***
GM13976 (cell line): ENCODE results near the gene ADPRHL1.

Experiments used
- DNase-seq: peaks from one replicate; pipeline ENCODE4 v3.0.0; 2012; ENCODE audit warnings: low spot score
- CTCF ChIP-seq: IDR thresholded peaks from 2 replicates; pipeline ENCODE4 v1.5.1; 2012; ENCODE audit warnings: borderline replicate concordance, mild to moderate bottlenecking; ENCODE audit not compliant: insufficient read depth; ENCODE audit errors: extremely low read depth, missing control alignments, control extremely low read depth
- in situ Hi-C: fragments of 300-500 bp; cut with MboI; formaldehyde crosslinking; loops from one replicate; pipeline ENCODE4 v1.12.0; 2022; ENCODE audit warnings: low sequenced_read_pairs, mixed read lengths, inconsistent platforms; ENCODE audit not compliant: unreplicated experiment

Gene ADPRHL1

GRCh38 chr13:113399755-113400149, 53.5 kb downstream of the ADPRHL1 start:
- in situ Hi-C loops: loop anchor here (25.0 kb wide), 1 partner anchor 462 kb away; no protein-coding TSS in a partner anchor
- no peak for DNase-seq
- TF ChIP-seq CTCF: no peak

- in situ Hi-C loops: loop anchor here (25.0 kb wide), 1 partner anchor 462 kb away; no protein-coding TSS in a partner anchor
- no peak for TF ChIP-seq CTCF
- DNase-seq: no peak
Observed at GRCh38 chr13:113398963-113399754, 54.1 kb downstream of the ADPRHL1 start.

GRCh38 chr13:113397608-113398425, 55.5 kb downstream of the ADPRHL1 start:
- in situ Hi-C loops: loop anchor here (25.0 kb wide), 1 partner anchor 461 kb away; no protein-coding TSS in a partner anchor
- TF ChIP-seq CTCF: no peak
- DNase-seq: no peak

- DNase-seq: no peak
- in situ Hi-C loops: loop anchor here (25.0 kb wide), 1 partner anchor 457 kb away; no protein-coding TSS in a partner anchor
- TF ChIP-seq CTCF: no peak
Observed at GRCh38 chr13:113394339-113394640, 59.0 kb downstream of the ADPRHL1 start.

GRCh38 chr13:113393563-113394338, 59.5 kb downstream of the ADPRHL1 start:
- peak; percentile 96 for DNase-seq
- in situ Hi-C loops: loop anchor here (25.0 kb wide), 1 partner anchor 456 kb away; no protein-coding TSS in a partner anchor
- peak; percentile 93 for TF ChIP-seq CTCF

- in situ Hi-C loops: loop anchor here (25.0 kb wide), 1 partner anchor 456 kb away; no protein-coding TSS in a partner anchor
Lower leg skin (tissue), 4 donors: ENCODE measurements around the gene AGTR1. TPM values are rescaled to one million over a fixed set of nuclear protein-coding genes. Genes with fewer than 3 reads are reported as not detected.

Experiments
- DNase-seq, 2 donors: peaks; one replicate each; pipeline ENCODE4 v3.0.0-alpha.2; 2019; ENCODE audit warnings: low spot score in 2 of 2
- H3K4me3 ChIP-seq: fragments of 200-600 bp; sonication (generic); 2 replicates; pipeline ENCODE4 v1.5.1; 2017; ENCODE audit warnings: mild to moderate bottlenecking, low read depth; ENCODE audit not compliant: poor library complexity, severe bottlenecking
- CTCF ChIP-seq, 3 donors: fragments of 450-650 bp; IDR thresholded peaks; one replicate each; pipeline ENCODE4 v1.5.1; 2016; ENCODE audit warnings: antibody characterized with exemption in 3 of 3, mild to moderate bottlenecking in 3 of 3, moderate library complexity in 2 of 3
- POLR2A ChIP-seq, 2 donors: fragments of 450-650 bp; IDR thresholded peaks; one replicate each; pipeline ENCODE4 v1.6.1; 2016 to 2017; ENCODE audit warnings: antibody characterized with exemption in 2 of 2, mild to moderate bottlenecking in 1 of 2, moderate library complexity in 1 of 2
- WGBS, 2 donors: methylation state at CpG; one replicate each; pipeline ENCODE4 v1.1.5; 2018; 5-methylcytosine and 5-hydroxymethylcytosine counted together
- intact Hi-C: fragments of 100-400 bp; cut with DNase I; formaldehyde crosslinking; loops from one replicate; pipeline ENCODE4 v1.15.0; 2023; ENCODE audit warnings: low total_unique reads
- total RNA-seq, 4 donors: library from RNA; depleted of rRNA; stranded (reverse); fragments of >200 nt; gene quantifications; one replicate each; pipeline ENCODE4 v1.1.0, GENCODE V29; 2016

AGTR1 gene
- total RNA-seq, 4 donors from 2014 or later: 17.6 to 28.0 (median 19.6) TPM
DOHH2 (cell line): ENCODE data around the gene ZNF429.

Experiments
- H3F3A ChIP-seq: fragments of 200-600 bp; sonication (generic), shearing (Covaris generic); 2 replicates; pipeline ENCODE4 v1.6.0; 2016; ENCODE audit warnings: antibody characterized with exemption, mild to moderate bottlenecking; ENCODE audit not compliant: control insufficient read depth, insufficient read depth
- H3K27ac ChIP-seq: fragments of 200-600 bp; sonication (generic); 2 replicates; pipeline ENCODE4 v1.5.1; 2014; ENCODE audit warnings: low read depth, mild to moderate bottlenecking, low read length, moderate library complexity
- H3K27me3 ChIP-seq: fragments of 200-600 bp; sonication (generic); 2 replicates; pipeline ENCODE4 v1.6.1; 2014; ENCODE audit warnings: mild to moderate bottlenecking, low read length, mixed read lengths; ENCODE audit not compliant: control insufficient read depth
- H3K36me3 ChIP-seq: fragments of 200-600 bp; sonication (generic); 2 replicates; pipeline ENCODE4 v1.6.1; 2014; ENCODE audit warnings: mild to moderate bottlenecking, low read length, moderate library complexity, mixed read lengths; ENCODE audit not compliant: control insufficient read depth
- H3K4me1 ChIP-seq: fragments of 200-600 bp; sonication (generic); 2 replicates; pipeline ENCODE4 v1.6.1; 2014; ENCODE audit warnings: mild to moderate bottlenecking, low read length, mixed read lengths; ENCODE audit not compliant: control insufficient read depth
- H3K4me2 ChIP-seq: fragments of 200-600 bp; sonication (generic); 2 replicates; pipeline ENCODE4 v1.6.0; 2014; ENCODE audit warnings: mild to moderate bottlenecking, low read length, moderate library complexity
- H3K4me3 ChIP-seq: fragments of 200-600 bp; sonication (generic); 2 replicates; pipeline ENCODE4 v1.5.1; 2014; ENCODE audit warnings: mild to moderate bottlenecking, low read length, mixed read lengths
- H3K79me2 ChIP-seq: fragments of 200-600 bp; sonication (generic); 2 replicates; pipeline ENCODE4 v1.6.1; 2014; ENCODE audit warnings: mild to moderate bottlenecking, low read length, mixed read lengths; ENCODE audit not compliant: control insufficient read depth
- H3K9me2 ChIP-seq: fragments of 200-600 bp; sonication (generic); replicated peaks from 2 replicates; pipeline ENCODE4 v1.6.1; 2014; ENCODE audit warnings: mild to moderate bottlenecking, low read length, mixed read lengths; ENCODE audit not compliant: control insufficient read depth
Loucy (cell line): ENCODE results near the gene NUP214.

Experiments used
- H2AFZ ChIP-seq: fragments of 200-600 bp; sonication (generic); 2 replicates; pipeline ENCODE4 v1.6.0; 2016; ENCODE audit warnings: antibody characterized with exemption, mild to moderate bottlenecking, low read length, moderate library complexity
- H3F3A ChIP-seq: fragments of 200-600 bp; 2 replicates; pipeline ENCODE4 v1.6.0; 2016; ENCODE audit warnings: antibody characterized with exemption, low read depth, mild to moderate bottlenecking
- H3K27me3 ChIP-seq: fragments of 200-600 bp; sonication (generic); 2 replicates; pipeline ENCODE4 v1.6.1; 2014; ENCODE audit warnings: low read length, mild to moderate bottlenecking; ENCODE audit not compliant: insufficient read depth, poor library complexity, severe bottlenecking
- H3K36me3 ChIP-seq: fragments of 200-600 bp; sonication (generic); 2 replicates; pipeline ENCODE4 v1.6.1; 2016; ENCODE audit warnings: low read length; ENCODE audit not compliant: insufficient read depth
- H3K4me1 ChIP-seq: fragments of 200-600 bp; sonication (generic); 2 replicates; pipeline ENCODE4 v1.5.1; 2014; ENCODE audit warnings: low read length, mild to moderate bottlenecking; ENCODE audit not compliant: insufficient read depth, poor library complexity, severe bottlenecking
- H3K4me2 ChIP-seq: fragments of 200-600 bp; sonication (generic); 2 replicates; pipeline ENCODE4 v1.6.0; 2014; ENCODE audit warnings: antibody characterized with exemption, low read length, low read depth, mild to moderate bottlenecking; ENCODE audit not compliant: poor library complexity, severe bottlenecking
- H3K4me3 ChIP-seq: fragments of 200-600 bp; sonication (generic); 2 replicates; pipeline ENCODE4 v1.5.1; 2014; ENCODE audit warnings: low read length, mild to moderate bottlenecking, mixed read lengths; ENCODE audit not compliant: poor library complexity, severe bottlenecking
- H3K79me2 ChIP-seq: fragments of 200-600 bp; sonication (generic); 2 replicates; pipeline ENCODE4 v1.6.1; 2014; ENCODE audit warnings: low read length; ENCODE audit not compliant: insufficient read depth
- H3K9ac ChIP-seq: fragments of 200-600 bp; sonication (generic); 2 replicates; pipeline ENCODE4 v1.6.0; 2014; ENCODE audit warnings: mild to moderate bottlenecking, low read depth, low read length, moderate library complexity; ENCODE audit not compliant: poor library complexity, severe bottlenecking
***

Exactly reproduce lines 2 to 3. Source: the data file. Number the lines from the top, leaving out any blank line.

Experiments used
- DNase-seq: peaks from one replicate; pipeline ENCODE4 v3.0.0; 2012; ENCODE audit warnings: low spot score